Studies on Scorpion (Androctonus australis): Nutritional and Anti-nutritional Factors
M.O. Ogunkoya ,
E.E. Esiet ,
Studies were carried out on scorpion (Androctonus australis) to investigate its proximate composition, mineral content, oxalate, tannins and phytate. The sample was washed, sieved, dried and finally milled to flour before analysis. The sample may serve as weaning protein source and contained 52.91% protein. The predominant metal was potassium (695.21 mg kg-1) and cobalt found only in traces (2.50 mg kg-1). The anti-nutrient ranged as follows. Tannin (0.24%), phytate phosphorus (2.09 mg g-1), phytate (7.41 mg g-1) and oxalate (0.72 mg g-1). On average, a serving (100 g) of milled, scorpion sample guarantees 331.55 kcal of the daily recommended energy. The phytate, tannin and oxalate contents are of nutritional significant they form insoluble complexes with proteins and minerals.
Scorpion (Androctonus australis) known as fat tailed scorpion is powerful due to its cauda. It is widely distributed in African and Asia. Scorpion is found in dry habitats/desert, areas. It is found in stony soils, catus hedges and mountainous regions and high plateaux. It can also be found on steep slops of drifting sand dupes. The scorpion doesnt dig large burrows but hide under stones and in natural crevices. Different species are often found near human habitations (in cracks in walls etc.). This scorpion is one the world most dangerous scorpion, with very potent venom. This species is medicinal important and causes several death each year. Two different sources list LD50 values of 0.32 and 0.75 mg kg-1 (Stockwell, 2001).
Scorpions are the oldest arachnids for which fossils are known. The earliest scorpions are considered to be proto scorpions, since they posses many traits which are plesiomorphic for scorpions. For examples, in all scorpions the thick front portion in the abdomen is made up of seven segments, but the numbers of sternite plates which cover this region varies among the earnest fossils, while all living species have five. All scorpions have an additional five segments after the initial seven, ending in a sharp sting. The stings contain a pair of poison glands, which can paralyze prey; usually insects or small rodent may deliver a painful seining to incautious persons. Most scorpion stings are merely painful leading to swelling in the immediate region of the stings, but some scorpions of northern Africa and the American southwest, can be deadly (Stockwell, 2001). In Shanghai, scorpion has got many uses, which include production of drugs and medical foods (Stockwell, 2001).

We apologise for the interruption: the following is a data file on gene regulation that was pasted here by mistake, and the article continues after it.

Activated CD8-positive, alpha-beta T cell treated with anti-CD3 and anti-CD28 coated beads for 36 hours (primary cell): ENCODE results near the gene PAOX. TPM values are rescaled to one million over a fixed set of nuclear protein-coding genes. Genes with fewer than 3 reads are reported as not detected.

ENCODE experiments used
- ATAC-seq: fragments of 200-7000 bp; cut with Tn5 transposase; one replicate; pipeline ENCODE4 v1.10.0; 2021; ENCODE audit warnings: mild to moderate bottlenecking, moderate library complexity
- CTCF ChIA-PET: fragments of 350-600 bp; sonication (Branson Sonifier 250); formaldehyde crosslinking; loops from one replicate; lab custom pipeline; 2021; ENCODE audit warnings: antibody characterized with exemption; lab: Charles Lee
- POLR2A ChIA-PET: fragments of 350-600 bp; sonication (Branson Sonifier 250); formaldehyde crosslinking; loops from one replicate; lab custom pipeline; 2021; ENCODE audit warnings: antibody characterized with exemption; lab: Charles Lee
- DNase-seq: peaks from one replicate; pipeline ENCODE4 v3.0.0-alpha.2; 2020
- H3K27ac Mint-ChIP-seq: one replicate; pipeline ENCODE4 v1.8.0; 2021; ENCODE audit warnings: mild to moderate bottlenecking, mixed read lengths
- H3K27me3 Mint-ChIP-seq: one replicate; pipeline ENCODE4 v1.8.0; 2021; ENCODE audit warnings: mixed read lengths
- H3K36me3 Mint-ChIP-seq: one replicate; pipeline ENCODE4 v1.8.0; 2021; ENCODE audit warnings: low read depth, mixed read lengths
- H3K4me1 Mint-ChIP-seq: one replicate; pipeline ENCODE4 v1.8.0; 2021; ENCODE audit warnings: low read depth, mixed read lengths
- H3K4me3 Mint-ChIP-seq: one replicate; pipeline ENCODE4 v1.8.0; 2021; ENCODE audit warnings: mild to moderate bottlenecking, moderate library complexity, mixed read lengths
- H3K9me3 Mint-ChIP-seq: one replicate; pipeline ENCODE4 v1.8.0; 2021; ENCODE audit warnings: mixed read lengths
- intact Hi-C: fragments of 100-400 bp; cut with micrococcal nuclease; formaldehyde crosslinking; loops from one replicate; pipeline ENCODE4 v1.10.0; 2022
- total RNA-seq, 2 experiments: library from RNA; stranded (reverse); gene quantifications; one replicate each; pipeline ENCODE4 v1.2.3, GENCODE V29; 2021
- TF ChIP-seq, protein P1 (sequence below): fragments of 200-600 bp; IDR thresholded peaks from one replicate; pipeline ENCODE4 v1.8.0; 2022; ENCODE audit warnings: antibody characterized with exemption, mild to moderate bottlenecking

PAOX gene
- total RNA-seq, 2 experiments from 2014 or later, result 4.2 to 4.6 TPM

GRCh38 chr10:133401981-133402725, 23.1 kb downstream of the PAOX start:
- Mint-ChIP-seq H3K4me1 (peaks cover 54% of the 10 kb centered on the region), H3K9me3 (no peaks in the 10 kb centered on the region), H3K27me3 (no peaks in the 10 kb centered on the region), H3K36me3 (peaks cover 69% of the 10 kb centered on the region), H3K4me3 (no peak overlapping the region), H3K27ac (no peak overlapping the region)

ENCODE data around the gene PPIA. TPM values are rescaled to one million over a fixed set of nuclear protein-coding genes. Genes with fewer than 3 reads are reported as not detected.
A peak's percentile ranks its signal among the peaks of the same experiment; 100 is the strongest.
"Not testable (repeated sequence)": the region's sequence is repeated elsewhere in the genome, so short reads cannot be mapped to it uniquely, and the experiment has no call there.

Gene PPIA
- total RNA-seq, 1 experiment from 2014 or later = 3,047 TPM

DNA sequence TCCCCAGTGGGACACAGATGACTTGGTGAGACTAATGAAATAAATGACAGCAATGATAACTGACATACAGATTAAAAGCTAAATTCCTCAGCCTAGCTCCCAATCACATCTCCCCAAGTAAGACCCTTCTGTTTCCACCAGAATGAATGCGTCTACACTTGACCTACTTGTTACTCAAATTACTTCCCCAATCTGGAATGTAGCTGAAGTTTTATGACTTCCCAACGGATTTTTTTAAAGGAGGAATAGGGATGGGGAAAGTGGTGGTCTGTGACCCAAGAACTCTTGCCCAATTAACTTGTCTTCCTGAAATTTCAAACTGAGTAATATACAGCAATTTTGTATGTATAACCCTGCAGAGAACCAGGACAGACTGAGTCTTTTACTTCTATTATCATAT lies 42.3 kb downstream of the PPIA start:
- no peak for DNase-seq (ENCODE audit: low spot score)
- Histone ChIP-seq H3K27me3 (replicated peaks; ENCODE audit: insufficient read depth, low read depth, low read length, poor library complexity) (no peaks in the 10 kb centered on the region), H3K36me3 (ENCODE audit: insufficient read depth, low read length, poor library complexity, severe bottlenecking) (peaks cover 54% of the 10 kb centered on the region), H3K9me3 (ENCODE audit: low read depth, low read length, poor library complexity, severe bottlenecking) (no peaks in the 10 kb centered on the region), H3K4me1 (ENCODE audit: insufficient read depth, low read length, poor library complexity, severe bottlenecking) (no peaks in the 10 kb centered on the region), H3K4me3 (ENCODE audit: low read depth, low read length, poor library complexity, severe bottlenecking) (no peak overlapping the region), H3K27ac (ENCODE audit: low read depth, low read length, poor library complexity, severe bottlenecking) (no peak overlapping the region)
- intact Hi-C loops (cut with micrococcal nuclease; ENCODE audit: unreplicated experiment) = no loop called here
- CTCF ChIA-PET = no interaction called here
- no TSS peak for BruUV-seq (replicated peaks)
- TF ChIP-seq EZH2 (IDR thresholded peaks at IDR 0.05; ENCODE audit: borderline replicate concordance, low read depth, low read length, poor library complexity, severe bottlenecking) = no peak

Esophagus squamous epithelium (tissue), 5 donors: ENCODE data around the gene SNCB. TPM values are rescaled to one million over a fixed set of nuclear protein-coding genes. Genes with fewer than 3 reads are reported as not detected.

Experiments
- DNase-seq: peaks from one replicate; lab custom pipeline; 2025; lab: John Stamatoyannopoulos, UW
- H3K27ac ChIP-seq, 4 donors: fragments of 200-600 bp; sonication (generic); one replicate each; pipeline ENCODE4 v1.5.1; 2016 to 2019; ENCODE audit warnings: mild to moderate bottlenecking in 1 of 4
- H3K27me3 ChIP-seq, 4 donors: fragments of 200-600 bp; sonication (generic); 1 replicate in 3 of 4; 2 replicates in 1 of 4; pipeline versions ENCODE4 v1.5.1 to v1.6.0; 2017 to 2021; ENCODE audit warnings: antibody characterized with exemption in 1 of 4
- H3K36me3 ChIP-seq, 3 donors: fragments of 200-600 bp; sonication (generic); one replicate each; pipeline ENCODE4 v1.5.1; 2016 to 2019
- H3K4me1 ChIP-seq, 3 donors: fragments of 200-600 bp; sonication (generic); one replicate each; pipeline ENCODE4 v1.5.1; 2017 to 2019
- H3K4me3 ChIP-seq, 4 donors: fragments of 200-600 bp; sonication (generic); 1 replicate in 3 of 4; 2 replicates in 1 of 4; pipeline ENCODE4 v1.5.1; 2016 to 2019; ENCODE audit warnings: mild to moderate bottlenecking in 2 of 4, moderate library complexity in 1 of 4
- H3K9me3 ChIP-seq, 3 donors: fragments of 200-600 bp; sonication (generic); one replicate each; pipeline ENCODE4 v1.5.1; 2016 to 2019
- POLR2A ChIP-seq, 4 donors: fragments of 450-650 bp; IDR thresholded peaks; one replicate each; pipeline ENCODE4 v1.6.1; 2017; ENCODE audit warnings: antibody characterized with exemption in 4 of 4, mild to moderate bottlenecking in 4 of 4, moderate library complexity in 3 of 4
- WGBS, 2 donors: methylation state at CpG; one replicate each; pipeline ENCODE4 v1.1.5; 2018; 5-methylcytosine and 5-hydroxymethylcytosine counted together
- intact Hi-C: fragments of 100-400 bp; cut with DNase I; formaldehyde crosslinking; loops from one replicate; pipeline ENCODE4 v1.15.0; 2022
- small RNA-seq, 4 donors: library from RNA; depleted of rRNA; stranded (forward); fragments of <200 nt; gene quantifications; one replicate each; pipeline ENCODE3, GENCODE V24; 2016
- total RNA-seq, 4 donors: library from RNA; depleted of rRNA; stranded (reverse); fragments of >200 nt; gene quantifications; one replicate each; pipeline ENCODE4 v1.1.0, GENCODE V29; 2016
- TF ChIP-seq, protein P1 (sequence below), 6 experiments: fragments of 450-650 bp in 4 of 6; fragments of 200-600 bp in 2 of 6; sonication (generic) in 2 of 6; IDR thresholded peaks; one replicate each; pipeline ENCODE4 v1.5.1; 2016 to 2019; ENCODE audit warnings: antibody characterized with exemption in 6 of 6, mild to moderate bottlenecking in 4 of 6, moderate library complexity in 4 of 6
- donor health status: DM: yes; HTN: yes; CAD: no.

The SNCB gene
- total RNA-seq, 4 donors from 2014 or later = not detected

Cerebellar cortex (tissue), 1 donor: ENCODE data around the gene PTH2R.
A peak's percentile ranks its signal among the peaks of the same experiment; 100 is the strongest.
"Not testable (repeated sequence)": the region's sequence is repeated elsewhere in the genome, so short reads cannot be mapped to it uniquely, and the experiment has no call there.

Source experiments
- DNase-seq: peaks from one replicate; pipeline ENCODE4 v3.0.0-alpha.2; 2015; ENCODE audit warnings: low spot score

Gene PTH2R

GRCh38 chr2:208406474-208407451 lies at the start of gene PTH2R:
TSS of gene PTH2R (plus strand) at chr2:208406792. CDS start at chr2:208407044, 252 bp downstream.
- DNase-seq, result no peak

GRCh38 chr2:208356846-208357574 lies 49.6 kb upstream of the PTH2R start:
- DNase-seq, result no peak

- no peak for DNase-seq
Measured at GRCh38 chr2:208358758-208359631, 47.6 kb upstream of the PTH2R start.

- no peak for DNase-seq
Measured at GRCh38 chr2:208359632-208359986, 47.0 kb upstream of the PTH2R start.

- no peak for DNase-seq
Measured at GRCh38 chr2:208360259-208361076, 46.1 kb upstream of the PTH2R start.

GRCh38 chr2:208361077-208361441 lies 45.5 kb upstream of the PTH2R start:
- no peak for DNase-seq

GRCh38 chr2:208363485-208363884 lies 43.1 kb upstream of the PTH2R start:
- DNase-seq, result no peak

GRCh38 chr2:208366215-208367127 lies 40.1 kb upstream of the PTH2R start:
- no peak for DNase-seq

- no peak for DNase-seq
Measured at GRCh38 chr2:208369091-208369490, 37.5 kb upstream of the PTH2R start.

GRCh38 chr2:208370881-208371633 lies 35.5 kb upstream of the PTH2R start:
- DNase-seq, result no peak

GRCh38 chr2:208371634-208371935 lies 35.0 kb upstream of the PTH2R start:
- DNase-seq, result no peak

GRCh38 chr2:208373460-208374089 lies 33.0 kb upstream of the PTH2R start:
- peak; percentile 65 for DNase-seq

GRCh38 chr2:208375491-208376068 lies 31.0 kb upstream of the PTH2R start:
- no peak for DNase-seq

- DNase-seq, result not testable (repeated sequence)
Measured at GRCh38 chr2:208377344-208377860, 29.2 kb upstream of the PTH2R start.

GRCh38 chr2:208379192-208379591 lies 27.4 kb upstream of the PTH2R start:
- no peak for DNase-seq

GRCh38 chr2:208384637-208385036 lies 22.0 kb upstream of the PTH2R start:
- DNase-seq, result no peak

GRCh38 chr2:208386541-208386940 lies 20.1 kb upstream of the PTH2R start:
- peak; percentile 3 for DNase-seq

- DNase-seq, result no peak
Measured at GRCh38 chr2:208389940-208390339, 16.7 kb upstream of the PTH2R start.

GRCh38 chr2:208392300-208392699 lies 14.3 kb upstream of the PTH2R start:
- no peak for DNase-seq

Most Nigerians are scared of this creature, because of its deadly acts and so interest in its nutritional advantage was never explored. This means that the detailed information on the nutritional values is yet to be documented. Therefore the aim of the study is to establish the nutrients and anti-nutrients present in scorpion with a view of ascertaining its nutritional role in humans and animals diets.
Materials and Methods
The scorpion sample was obtained of the Federal College of Agriculture,
Akure, Ondo State campus. A 100 g lot of the sample was washed in distilled
water, oven dried at 105oC for 3 h, ground, sieved (45 mm), the samples
was then stored in an air tight container prior to analysis.
The proximate composition of the sample was determined using the AOAC (1990)
methods. Protein was calculated from the total nitrogen using the factor 6.25.
The carbohydrate composition was determined by subtracting the sum of the weights
of protein, fat, fibre and ash from the total dry matter and presented as nitrogen
free extract. Total energy was calculated according to the following equation
(Manzi et al., 2001).
Energy (Kcal) = 4(g protein +g carbohydrate) + 9x
Phytate phosphorus (P) and phytate were determined using the method of Young and Greaves (1940) as modified by Abulude (2001). Tannin was determined by the quantitative methods of Markkar and Goodchild (1996). Oxalate was estimated by the method of the AOAC (1990). Mineral were analyzed using the solution obtained by dry ashing the sample and dissolving it in 10% hydrochloric acid and making up to 50 cm3. All metals were determined with a Pye Unicam SP9 atomic absorption spectrophotometer (Abulude, 2004).
Data collected were subjected to statistical analysis using SPSS for windows 10.
Results and Discussion